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Wear OS Developer Preview loses background activity restrictions

by Justin Herrick | June 13, 2018

Google is listening to developers. When the new version of Wear OS is released later this year, it will not have background activity restrictions.

The feature was announced back in March alongside the Wear OS Developer Preview, but Google experienced negative feedback from developers who were tailoring their third-party apps. Developers ran into a problem where their tasks under the hood weren’t being executed in any capacity. Users who used a particular app a lot could then be left in the dark.

The following is part of Google’s explanation:

“When we talked to the developer community, the update that attracted the most feedback was the disabling of alarms and jobs for background apps. After listening to developer feedback and reviewing the battery statistics, we are reversing this change. This should be reflected in all connected Wear OS preview devices, so there is no need to reflash your device.”

Instead, App Standby Buckets will be utilized. It’s the same implementation found in Android P, prioritizing apps’ requests based on how recently and frequently apps are used.

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Wear OS needs a lot more than better battery life, though. The user interface should be overhauled with the option for brands to bring in their own customization. Going back to its days as Android Wear, the platform has struggled to be different between devices.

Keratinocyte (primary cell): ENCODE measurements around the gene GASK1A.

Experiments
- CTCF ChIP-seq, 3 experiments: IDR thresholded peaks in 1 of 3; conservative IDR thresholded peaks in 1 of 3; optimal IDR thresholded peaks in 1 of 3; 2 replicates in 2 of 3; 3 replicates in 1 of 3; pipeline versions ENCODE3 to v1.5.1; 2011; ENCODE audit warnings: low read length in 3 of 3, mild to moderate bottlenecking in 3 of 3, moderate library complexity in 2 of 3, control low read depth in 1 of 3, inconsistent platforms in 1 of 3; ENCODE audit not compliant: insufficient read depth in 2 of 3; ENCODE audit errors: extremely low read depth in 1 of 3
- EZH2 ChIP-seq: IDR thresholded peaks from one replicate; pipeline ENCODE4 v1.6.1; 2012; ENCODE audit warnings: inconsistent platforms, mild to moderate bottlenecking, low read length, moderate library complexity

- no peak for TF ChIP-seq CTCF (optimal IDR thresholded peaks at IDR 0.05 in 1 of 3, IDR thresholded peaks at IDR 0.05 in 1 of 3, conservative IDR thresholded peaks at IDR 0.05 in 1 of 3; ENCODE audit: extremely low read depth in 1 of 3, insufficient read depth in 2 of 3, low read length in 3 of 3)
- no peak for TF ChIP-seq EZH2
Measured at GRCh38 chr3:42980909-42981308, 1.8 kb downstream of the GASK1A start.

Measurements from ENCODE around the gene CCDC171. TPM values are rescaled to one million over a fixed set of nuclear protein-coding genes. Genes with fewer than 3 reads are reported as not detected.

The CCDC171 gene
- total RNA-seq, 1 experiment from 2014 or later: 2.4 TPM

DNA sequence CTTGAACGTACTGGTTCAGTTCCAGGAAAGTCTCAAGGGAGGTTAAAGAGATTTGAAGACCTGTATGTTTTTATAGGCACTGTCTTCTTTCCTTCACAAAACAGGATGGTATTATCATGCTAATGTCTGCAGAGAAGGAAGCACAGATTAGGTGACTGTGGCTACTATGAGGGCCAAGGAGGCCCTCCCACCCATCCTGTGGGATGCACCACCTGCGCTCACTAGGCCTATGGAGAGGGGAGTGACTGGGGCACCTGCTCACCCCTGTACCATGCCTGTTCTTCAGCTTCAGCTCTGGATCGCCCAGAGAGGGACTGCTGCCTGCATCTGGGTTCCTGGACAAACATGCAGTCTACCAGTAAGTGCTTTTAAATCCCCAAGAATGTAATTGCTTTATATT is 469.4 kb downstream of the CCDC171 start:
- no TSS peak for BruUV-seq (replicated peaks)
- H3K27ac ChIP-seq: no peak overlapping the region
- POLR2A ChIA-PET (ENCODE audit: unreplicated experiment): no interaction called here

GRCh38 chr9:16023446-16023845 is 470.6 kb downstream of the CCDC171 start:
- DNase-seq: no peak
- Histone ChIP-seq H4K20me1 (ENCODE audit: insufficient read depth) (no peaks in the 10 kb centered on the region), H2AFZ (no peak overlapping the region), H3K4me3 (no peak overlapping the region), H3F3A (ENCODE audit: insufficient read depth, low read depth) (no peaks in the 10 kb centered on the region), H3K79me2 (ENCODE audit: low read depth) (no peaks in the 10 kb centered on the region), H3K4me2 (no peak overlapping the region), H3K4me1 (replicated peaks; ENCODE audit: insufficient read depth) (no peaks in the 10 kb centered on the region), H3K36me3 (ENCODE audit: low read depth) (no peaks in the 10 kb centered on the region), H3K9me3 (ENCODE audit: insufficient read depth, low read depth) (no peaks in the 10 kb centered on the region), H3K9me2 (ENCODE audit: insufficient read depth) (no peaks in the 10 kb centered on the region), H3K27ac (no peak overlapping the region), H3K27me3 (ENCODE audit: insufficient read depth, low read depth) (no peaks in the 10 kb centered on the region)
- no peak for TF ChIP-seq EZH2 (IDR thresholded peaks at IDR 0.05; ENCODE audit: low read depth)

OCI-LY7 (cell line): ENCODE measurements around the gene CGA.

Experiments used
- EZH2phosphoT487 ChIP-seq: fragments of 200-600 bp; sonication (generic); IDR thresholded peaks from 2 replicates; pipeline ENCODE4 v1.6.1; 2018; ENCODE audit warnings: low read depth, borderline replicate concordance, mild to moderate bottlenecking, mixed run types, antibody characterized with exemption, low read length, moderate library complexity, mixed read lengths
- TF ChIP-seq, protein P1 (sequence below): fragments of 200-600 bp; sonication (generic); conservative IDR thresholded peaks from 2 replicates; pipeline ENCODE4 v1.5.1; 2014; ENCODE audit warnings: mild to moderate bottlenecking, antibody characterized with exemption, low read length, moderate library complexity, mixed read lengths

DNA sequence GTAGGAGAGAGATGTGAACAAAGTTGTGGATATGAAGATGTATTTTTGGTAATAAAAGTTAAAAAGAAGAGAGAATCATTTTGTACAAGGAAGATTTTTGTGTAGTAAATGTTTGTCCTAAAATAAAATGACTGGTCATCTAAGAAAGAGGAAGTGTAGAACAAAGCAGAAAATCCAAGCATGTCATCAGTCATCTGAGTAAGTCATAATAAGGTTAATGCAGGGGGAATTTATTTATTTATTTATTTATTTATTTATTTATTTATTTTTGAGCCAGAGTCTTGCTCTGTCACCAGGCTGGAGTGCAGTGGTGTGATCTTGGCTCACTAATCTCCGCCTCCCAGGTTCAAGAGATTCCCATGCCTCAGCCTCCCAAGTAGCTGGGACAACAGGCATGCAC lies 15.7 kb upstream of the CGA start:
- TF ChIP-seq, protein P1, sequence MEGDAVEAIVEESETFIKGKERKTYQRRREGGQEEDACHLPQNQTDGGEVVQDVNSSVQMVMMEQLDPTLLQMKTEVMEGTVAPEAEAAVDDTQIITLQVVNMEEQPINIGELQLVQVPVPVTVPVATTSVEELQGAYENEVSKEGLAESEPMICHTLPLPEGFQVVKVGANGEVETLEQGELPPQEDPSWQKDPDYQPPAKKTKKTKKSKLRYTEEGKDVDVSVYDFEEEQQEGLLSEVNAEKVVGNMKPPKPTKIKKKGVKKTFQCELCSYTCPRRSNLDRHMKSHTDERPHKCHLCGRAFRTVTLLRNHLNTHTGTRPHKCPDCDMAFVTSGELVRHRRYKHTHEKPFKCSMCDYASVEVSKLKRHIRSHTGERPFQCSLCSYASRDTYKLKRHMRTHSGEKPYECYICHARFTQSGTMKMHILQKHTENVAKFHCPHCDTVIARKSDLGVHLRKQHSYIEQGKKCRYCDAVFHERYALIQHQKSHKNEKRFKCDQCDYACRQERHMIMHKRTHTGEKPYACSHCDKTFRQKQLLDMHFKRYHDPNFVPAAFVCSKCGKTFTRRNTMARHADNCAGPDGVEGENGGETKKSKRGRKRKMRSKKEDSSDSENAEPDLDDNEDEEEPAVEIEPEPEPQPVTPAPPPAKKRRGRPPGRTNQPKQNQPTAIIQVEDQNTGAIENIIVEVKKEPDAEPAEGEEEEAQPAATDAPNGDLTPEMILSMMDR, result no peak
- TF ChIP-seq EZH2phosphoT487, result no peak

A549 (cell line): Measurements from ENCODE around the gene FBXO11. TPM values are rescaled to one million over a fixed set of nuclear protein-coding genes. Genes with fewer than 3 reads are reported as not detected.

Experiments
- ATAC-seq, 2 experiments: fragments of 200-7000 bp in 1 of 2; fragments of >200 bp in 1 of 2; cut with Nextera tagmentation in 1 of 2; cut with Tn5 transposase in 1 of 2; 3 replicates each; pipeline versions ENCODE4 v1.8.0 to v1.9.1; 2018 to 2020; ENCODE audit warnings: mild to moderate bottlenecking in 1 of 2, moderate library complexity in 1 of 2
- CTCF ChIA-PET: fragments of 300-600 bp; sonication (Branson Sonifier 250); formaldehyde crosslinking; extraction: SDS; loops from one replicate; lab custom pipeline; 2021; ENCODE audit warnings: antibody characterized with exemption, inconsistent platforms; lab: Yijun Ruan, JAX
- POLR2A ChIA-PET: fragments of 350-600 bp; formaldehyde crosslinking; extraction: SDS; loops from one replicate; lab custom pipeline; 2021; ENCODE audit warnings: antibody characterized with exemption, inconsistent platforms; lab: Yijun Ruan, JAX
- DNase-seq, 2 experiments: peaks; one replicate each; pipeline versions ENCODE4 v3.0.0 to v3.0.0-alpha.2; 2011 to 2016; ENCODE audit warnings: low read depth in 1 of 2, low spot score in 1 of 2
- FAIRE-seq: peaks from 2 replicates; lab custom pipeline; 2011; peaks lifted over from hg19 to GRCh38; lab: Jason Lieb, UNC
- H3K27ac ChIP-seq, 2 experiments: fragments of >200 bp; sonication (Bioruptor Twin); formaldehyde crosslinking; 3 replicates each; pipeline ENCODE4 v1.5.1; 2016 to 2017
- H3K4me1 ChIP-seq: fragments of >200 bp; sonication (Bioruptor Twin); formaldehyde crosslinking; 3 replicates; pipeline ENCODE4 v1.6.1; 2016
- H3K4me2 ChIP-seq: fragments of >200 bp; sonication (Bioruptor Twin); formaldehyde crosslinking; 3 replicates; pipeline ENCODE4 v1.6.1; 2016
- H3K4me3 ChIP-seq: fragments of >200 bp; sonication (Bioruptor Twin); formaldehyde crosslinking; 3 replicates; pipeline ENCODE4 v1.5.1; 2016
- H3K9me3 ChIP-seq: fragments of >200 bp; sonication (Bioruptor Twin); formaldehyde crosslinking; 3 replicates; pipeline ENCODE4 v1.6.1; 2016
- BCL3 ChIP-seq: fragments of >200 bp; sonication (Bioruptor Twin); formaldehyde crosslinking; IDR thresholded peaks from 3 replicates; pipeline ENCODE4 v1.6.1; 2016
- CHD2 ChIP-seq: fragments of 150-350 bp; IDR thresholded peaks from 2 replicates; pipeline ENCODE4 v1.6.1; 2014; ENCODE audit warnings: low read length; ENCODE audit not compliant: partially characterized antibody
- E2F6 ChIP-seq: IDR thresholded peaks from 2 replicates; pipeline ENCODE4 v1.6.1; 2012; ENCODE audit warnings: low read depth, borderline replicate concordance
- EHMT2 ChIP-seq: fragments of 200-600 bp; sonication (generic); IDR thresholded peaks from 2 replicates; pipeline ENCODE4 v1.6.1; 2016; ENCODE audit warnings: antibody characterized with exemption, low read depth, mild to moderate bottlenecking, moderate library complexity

Based on everything we’ve heard, it looks like Wear OS will undergo a reboot in the fall. Google is working on a Pixel-branded smartwatch, and LG has at least two new products in development. Both should have the same Qualcomm-made chip inside.

The Android P-based version of Wear OS doesn’t have a firm release date, but we suspect it’ll arrive in early October when Google hosts its annual hardware-focused event.

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Justin Herrick

Justin is easily attracted to power buttons. His interest in technology started as a child in the 1990s with the original PlayStation, and two...Justin is easily attracted to power buttons. His interest in technology started as a child in the 1990s with the original PlayStation, and two...


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